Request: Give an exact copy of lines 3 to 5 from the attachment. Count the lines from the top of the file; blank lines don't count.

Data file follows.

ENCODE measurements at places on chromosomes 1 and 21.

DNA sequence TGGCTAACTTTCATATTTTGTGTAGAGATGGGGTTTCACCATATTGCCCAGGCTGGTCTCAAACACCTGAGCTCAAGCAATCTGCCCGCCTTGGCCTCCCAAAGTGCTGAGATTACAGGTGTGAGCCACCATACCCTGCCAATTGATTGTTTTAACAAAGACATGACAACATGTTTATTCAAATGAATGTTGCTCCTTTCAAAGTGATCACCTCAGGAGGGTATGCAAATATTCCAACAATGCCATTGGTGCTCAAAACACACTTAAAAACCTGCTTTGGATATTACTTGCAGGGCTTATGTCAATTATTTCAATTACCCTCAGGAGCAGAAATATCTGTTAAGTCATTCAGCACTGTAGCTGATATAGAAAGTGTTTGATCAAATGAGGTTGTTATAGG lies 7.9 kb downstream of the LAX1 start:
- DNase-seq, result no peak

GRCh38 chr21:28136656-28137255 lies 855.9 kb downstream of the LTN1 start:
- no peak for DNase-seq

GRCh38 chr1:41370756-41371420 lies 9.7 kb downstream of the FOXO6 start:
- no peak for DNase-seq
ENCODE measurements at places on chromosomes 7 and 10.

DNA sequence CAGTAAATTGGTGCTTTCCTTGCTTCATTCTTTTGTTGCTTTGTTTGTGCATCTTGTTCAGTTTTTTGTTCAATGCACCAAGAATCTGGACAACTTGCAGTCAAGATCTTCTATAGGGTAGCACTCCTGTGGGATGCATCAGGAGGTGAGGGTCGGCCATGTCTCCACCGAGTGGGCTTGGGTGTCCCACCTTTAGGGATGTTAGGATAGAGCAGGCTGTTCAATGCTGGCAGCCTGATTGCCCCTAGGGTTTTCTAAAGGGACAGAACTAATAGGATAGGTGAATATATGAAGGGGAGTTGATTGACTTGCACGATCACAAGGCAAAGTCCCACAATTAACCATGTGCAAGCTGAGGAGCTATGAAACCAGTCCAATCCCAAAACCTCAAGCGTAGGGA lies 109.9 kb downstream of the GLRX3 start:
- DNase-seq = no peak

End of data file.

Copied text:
- DNase-seq, result no peak

GRCh38 chr21:28136656-28137255 lies 855.9 kb downstream of the LTN1 start:
- no peak for DNase-seq